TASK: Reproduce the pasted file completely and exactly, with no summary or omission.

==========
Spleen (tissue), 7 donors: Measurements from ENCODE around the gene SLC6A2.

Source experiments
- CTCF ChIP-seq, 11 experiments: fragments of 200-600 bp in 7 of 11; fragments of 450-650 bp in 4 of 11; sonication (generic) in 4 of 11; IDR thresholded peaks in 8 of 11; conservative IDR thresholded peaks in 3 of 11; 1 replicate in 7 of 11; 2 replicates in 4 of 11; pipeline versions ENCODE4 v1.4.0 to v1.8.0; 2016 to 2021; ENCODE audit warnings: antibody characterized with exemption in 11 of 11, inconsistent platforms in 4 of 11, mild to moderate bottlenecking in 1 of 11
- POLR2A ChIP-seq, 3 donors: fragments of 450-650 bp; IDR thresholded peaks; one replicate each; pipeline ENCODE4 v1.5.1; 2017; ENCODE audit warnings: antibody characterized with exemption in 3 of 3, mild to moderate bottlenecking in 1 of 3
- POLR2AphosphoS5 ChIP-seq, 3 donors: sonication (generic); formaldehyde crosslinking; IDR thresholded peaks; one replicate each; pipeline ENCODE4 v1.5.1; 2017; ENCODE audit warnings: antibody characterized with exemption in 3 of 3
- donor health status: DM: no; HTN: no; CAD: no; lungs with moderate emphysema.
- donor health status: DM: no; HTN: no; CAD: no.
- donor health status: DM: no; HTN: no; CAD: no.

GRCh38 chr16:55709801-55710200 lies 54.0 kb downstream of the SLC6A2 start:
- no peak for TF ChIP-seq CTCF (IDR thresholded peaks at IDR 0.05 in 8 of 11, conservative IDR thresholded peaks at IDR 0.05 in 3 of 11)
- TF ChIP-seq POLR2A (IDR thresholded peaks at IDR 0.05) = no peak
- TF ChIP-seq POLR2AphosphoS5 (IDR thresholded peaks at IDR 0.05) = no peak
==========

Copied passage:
Spleen (tissue), 7 donors: Measurements from ENCODE around the gene SLC6A2.

Source experiments
- CTCF ChIP-seq, 11 experiments: fragments of 200-600 bp in 7 of 11; fragments of 450-650 bp in 4 of 11; sonication (generic) in 4 of 11; IDR thresholded peaks in 8 of 11; conservative IDR thresholded peaks in 3 of 11; 1 replicate in 7 of 11; 2 replicates in 4 of 11; pipeline versions ENCODE4 v1.4.0 to v1.8.0; 2016 to 2021; ENCODE audit warnings: antibody characterized with exemption in 11 of 11, inconsistent platforms in 4 of 11, mild to moderate bottlenecking in 1 of 11
- POLR2A ChIP-seq, 3 donors: fragments of 450-650 bp; IDR thresholded peaks; one replicate each; pipeline ENCODE4 v1.5.1; 2017; ENCODE audit warnings: antibody characterized with exemption in 3 of 3, mild to moderate bottlenecking in 1 of 3
- POLR2AphosphoS5 ChIP-seq, 3 donors: sonication (generic); formaldehyde crosslinking; IDR thresholded peaks; one replicate each; pipeline ENCODE4 v1.5.1; 2017; ENCODE audit warnings: antibody characterized with exemption in 3 of 3
- donor health status: DM: no; HTN: no; CAD: no; lungs with moderate emphysema.
- donor health status: DM: no; HTN: no; CAD: no.
- donor health status: DM: no; HTN: no; CAD: no.

GRCh38 chr16:55709801-55710200 lies 54.0 kb downstream of the SLC6A2 start:
- no peak for TF ChIP-seq CTCF (IDR thresholded peaks at IDR 0.05 in 8 of 11, conservative IDR thresholded peaks at IDR 0.05 in 3 of 11)
- TF ChIP-seq POLR2A (IDR thresholded peaks at IDR 0.05) = no peak
- TF ChIP-seq POLR2AphosphoS5 (IDR thresholded peaks at IDR 0.05) = no peak